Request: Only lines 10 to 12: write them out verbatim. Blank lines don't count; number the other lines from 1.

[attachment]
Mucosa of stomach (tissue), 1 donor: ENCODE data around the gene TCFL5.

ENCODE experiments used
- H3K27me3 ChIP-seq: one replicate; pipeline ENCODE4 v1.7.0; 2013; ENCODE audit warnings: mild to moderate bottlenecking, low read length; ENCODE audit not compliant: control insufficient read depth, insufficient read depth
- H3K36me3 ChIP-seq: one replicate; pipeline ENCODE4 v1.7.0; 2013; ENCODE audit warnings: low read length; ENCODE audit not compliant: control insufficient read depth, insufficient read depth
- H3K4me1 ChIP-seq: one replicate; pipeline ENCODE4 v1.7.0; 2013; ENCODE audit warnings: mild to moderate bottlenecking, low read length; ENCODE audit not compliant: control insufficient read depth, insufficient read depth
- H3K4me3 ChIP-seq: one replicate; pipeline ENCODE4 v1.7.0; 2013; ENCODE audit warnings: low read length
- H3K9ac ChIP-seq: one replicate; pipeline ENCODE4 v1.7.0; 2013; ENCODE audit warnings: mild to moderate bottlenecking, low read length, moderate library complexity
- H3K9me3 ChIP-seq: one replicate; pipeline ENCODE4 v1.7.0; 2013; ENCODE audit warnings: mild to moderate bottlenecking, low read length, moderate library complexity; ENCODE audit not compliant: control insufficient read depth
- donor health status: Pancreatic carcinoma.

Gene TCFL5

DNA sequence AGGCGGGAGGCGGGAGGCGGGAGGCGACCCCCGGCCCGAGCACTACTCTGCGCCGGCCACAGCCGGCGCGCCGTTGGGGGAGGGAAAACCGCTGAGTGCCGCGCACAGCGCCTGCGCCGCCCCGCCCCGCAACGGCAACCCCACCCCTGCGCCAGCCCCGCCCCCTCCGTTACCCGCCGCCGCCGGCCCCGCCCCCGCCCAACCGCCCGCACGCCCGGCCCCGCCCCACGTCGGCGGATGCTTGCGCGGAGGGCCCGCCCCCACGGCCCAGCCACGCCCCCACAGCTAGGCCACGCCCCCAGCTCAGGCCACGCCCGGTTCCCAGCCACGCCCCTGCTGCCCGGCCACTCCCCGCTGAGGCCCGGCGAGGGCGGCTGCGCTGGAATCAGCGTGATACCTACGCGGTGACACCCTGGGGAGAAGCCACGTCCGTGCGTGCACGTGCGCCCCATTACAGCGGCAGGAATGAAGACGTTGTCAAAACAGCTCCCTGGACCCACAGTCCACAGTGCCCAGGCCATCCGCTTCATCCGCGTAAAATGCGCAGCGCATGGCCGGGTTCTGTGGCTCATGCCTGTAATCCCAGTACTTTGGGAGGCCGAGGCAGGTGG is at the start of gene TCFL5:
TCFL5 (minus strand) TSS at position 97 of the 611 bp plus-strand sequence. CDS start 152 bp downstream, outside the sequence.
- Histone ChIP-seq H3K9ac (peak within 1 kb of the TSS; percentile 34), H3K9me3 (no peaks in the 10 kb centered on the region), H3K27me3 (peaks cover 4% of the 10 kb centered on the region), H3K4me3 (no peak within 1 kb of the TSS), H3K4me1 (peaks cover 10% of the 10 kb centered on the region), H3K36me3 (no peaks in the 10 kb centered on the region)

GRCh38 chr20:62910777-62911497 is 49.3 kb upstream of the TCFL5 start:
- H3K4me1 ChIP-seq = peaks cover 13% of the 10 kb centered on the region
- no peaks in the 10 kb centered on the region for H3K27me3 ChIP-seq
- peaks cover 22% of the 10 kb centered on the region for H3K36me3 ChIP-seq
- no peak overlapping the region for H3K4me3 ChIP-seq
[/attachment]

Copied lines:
Gene TCFL5

DNA sequence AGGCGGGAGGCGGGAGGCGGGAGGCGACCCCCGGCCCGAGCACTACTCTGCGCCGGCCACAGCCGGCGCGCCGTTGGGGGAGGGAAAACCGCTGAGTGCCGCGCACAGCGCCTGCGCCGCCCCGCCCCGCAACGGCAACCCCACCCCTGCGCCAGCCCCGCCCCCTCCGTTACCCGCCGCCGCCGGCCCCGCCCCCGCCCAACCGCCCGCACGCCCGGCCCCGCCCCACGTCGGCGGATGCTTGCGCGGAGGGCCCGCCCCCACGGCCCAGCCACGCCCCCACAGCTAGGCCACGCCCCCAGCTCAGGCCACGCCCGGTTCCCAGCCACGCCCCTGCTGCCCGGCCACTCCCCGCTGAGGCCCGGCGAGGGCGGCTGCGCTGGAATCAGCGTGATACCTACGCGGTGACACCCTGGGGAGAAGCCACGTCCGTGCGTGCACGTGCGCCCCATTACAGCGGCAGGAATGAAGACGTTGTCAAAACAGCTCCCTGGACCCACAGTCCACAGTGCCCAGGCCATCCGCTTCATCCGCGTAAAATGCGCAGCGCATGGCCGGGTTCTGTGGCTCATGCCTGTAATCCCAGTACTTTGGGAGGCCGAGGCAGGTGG is at the start of gene TCFL5:
TCFL5 (minus strand) TSS at position 97 of the 611 bp plus-strand sequence. CDS start 152 bp downstream, outside the sequence.